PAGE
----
Vargas became an American citizen in 1939, the same year that he received an invitation from Esquire magazine to visit with publisher David Smart in Chicago to discuss the possibility of working together.
Vargas and Anna Mae Ciift were married in 1930 and moved to Hollywood four years later. Twentieth Century Fox soon hired the artist to paint pastel portraits of their stars, as did Hellman's Mayonnaise, which commissioned a series of full-length movie star portraits for their advertisements. By 1935, Vargas was working for Warner Brothers and, before the decade was over, for MGM.
Vargas' first calendar jobs were two pastel glamour pinups executed for Joseph C. Hoover and Sons between 1937 and 1939. He became an American citizen in 1939, the same year that he received an invitation from Esquire magazine to visit with publisher David Smart in Chicago to discuss the possibility of working together. Vargas was immediately hired as a replacement for George Petty, whose contract was to expire in December 1941. Agreeing to drop the "s" from his last name in all his work for the magazine, he had his first painting published in the October 1940 issue. Two months later, Esquire introduced the first Varga Girl calendar, which sold better than any other published up to that time.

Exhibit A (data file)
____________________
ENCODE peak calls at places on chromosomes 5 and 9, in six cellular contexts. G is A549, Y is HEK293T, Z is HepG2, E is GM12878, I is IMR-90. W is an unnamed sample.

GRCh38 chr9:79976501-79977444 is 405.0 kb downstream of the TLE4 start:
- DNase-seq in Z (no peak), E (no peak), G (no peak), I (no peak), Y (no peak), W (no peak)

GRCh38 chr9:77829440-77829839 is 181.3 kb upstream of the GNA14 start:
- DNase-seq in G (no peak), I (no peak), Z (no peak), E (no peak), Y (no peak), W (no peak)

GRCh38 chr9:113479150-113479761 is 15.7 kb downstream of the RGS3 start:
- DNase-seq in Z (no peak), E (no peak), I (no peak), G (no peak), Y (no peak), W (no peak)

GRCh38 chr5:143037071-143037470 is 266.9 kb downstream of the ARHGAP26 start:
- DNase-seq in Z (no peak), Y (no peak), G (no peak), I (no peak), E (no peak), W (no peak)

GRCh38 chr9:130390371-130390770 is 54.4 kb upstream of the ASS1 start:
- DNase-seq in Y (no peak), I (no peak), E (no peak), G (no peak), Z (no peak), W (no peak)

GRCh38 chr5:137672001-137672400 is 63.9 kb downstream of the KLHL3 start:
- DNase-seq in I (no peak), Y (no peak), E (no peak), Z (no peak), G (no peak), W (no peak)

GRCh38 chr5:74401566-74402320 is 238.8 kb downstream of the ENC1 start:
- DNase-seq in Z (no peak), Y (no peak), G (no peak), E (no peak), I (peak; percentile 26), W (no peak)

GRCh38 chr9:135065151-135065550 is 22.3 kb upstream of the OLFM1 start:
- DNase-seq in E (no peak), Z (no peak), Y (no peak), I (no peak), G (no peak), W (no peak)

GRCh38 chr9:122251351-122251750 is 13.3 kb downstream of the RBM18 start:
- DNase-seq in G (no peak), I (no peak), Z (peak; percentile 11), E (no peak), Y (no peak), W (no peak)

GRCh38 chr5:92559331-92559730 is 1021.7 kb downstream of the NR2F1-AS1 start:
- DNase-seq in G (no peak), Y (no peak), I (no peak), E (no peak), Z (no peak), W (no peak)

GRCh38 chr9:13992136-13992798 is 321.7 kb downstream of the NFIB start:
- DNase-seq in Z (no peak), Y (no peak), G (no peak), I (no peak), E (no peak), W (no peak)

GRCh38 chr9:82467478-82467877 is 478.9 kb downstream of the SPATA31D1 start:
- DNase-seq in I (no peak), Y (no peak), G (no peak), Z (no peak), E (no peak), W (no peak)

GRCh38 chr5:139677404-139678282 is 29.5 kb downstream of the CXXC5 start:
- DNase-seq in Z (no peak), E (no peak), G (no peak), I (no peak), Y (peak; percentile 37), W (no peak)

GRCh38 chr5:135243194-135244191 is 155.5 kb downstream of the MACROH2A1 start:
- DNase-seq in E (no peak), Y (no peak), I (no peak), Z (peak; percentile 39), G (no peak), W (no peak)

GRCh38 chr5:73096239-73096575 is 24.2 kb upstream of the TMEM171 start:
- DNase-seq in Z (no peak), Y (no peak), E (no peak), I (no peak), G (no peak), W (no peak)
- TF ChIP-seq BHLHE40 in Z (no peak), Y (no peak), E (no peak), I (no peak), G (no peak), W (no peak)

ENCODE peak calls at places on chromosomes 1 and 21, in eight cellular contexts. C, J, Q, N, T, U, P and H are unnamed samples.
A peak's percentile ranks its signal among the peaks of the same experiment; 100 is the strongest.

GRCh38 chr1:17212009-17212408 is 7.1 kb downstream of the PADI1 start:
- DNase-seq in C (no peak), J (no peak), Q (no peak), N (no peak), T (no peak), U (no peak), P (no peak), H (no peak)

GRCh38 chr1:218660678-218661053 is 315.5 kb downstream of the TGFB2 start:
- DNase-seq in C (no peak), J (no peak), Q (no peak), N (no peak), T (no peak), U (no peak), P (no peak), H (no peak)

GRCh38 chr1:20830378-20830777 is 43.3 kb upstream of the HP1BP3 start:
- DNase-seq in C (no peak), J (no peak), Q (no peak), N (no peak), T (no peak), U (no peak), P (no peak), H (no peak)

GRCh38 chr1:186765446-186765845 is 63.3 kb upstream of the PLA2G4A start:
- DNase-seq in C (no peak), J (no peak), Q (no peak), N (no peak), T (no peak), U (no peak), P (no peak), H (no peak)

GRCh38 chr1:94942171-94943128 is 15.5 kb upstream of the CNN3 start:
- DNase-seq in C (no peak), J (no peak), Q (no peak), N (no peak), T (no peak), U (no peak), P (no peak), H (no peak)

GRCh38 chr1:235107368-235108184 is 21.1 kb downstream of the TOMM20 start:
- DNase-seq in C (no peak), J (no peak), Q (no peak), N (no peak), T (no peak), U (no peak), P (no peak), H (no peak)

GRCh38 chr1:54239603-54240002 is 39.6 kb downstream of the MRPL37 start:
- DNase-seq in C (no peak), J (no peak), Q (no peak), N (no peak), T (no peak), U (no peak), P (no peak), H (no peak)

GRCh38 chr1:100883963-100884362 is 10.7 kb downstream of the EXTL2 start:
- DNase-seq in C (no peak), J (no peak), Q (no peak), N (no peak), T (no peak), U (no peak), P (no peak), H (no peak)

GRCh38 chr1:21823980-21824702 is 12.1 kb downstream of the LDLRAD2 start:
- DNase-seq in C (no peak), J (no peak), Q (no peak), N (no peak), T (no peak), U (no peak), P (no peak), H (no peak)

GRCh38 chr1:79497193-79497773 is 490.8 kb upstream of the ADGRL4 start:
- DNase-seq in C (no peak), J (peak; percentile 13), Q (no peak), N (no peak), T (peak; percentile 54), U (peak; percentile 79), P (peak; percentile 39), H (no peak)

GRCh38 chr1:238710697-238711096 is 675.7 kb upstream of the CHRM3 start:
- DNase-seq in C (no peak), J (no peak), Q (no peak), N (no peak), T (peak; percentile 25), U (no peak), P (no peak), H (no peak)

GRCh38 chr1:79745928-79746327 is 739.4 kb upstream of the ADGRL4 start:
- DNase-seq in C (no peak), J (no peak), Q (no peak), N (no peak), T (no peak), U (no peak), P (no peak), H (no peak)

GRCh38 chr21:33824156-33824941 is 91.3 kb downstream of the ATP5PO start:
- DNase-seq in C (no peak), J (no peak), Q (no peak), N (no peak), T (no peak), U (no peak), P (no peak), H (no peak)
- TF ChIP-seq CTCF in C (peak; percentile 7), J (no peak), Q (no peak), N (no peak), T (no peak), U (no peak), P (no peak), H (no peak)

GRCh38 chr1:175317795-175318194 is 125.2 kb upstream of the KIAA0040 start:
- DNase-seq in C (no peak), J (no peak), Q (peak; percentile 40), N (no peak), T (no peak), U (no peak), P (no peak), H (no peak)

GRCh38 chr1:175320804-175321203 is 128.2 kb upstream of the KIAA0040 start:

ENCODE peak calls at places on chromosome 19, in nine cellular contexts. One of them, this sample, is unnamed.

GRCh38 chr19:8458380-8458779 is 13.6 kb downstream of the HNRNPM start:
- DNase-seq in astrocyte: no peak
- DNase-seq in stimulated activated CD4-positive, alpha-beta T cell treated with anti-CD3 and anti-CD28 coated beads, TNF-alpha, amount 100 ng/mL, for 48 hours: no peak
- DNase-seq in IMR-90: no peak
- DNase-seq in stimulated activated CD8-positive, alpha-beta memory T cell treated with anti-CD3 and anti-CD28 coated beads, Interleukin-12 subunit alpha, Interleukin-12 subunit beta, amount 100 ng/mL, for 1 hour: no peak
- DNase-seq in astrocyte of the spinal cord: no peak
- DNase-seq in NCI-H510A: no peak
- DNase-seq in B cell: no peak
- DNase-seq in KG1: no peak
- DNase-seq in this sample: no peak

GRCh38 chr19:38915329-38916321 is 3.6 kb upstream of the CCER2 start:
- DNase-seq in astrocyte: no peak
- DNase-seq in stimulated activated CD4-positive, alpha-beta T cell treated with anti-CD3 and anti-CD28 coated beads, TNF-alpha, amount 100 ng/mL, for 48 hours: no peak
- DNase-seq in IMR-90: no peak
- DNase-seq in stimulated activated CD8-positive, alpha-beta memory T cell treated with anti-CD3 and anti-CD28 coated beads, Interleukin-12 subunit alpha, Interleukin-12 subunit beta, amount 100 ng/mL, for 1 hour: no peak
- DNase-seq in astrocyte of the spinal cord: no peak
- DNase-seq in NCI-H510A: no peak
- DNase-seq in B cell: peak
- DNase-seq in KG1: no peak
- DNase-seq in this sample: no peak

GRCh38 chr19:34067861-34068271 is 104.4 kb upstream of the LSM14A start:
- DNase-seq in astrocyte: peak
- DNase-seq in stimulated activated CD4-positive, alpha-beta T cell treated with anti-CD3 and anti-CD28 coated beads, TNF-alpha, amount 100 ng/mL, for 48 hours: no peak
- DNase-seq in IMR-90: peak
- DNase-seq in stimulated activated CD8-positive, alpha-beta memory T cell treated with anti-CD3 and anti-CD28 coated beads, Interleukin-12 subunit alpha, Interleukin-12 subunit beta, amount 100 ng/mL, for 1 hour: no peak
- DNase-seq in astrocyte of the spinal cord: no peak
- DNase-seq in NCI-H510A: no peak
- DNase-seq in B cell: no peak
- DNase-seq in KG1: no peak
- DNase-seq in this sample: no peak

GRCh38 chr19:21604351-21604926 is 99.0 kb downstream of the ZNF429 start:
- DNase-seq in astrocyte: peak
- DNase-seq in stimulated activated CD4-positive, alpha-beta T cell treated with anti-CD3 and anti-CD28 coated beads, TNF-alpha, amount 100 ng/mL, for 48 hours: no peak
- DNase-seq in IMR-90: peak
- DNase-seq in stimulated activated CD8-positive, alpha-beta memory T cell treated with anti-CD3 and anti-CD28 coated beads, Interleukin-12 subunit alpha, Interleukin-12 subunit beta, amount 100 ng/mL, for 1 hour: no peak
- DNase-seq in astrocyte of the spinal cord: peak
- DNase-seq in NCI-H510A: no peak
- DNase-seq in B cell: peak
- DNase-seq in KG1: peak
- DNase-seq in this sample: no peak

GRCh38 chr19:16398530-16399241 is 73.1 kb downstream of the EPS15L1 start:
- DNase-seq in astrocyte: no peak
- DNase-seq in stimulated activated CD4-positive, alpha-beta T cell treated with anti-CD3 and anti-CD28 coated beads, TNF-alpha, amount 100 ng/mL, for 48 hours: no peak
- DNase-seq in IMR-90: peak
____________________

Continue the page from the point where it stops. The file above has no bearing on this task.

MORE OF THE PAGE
Over the next five years, Vargas became known worldwide, and his work, both in the monthly magazine and the yearly calendar, was eagerly awaited. Although he had a full schedule of work for Esquire during the war years, he often, accommodated special requests from soldiers to paint mascot pin- ups. Esquire also allowed Vargas to do a series of patriotic pinups for William Randolph Hearst's American Weekly magazine, the only other magazine work permitted him during the Esquire years.
Vargas continued to paint Hollywood stars while he worked for the magazine. His 1941 movie poster of Betty Grable in Moon Over Miami was a great success; among the other leading ladie he painted were such stars as Jane Russell, Ann Sheridan, Ava Gardner Linda Darnell, Marlene Dietrich, Loretta Young, and Marilyn Monroe.
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